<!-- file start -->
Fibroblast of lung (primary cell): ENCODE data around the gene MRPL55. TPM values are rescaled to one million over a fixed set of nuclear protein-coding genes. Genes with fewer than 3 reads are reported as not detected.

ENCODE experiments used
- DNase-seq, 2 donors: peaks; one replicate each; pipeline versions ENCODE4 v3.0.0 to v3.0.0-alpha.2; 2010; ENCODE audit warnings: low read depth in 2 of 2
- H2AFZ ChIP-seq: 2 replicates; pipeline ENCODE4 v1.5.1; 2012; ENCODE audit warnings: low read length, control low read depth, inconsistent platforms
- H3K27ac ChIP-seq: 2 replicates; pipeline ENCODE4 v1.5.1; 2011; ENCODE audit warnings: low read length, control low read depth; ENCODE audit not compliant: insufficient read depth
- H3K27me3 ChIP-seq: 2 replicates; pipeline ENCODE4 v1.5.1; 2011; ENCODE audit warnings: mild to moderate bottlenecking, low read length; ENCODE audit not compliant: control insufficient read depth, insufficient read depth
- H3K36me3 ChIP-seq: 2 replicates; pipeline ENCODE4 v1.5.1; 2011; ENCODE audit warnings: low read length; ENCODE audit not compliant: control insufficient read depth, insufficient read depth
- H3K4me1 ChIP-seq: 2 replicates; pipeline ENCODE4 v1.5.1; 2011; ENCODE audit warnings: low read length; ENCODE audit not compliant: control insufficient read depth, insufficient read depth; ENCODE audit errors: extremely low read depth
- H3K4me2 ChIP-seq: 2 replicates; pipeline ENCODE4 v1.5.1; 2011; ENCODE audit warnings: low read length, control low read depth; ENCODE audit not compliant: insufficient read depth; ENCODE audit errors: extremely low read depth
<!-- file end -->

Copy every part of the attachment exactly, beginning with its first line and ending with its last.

Fibroblast of lung (primary cell): ENCODE data around the gene MRPL55. TPM values are rescaled to one million over a fixed set of nuclear protein-coding genes. Genes with fewer than 3 reads are reported as not detected.

ENCODE experiments used
- DNase-seq, 2 donors: peaks; one replicate each; pipeline versions ENCODE4 v3.0.0 to v3.0.0-alpha.2; 2010; ENCODE audit warnings: low read depth in 2 of 2
- H2AFZ ChIP-seq: 2 replicates; pipeline ENCODE4 v1.5.1; 2012; ENCODE audit warnings: low read length, control low read depth, inconsistent platforms
- H3K27ac ChIP-seq: 2 replicates; pipeline ENCODE4 v1.5.1; 2011; ENCODE audit warnings: low read length, control low read depth; ENCODE audit not compliant: insufficient read depth
- H3K27me3 ChIP-seq: 2 replicates; pipeline ENCODE4 v1.5.1; 2011; ENCODE audit warnings: mild to moderate bottlenecking, low read length; ENCODE audit not compliant: control insufficient read depth, insufficient read depth
- H3K36me3 ChIP-seq: 2 replicates; pipeline ENCODE4 v1.5.1; 2011; ENCODE audit warnings: low read length; ENCODE audit not compliant: control insufficient read depth, insufficient read depth
- H3K4me1 ChIP-seq: 2 replicates; pipeline ENCODE4 v1.5.1; 2011; ENCODE audit warnings: low read length; ENCODE audit not compliant: control insufficient read depth, insufficient read depth; ENCODE audit errors: extremely low read depth
- H3K4me2 ChIP-seq: 2 replicates; pipeline ENCODE4 v1.5.1; 2011; ENCODE audit warnings: low read length, control low read depth; ENCODE audit not compliant: insufficient read depth; ENCODE audit errors: extremely low read depth